The latest number of the Journal of Archaeological Science — yes, I read the Journal of Archaeological Science — has another ingenious piece on how people learn to competently knapp stone tools. For over a century archaeologists have been teaching their students how to make stone tools by hand, both as a way to learn about the techniques behind the tools as well as to get students interested in what might otherwise seem to be merely oddly shaped pieces of rock. As anyone who has ever tried to make a stone tool can tell you, there is nothing primitive about them — it takes a great deal of skill and craft to knock those things out.
I’ve always been struck by the duality I see in how archaeologists approach knapping. On the one hand, they produce articles like the one in the Journal of Archaeological Science, full of exhaustive and incredibly sophisticated methods to study the acquisition of knapping skills from the outside in. On the other hand, they round up a bunch of 20 year olds, give them some gloves (hopefully!) and make them knapp till they bleed — which often doesn’t take very long. This is knapping form the inside out, the skill passed down from one archaeologist to the other via bruised, calloused fingers.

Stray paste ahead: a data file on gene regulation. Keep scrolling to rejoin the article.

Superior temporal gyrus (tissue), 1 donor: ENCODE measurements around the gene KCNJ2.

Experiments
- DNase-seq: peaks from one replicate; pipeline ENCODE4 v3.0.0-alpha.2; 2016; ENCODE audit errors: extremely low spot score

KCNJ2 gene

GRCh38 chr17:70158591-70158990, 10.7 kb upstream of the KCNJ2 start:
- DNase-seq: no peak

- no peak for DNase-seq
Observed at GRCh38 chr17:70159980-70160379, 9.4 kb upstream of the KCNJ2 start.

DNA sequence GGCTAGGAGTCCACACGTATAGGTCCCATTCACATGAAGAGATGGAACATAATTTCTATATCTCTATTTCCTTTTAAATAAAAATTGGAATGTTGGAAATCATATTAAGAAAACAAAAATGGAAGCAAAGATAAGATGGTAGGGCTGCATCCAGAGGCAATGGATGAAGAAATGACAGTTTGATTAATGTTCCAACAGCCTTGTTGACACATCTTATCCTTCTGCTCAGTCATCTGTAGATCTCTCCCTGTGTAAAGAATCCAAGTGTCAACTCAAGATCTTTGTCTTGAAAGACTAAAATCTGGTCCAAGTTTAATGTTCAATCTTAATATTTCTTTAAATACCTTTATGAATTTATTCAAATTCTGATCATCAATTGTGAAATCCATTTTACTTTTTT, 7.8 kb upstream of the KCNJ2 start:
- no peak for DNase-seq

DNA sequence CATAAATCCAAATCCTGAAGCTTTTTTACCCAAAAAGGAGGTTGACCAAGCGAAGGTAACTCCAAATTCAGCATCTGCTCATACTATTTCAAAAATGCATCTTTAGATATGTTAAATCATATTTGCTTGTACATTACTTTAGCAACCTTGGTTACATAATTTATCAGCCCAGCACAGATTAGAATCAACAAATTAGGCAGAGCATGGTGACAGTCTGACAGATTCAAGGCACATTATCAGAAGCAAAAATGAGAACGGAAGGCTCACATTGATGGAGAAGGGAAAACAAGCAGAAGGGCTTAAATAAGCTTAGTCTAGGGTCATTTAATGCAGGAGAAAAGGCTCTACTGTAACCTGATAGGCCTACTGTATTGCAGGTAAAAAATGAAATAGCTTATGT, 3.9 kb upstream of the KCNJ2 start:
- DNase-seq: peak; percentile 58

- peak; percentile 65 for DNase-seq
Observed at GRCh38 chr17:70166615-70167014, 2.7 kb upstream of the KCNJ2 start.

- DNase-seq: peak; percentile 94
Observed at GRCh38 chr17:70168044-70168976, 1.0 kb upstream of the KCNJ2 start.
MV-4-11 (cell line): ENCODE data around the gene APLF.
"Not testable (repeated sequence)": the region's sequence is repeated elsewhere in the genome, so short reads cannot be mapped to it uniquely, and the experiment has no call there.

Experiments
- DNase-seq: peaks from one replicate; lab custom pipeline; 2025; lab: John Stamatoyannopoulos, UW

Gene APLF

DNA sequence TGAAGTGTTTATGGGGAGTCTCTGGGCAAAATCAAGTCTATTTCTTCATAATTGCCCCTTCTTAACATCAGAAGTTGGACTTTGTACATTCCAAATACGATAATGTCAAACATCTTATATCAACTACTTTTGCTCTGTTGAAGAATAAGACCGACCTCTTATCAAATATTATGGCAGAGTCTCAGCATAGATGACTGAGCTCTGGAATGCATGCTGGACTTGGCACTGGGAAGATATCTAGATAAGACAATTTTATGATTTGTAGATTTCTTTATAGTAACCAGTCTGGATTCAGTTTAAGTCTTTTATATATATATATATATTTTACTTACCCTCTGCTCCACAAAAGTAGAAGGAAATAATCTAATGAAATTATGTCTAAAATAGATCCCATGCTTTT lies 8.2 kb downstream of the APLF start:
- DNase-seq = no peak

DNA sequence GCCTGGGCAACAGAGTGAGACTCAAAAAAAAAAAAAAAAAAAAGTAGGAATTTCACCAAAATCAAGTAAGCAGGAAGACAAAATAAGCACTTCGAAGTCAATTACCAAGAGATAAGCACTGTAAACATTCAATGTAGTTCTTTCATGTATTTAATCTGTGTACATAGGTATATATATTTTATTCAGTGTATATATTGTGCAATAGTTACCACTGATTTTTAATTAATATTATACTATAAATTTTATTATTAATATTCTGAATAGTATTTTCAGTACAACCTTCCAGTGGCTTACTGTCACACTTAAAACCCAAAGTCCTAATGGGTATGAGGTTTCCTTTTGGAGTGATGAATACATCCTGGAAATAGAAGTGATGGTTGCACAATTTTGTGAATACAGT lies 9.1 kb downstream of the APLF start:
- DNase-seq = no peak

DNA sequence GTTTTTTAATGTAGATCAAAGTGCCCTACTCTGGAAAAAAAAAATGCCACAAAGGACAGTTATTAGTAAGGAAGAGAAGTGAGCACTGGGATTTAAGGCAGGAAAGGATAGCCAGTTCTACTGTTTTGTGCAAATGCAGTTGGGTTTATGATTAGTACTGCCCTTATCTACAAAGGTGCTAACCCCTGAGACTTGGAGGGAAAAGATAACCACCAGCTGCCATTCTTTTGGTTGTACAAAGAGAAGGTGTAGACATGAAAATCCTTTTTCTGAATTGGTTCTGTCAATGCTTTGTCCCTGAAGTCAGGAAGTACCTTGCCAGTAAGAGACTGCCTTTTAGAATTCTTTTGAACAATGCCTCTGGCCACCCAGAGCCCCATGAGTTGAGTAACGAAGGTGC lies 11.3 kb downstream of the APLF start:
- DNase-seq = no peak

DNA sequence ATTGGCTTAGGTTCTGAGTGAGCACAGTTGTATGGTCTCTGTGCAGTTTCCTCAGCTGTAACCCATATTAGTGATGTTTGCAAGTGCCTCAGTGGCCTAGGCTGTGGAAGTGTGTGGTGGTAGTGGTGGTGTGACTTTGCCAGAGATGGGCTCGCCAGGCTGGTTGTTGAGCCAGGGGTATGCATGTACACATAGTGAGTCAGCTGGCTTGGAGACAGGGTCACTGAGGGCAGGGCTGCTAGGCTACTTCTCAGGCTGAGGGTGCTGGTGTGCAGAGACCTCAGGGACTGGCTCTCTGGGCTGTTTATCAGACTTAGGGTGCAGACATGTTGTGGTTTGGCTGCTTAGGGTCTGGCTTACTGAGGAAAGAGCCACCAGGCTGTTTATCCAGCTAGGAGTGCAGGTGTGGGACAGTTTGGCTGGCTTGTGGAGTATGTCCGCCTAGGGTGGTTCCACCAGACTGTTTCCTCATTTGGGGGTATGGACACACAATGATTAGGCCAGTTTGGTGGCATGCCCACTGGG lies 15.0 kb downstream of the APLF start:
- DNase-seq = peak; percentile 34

Although there is a lot of variation within anthropology, I would have to say that one of the most distinctive things about our discipline is our commitment to learning about humanity from the inside out. It is surely one of the most unique things about our discipline that we are committed to the idea that being human with other humans is a far more sophisticated way of learning about them than any other sort of method that works from the outside in. Some methods distrust our intuitions and sympathies as biases distortions, but we feel that we are by ourselves infinitely more complex instruments for gathering data than the artifacts we make.
Of course, this commitment to learning from the inside out has its drawbacks. There is such a thing as bias, and there is a lot of value to be gained by using formal methods or advanced instrumentation — remember, I began this blog entry saying that I found the Journal of Archaeological Science worth reading! But on the whole we feel like if we can learn to make the arrowheads and hafted axes of social life, then we have something that counts as knowledge that we can pass on to others, and we can skip the meticulously recorded and coded video records of people knocking bits off the edge of a stone blank.
Admittedly, this means we often get little respect from people with much more myopic definitions of knowledge, but I think this demonstrates the limits of their vision, not ours. Like stone tools, there is nothing primitive about our discipline. Or, perhaps, there’s something primitive about it that’s worth holding on to.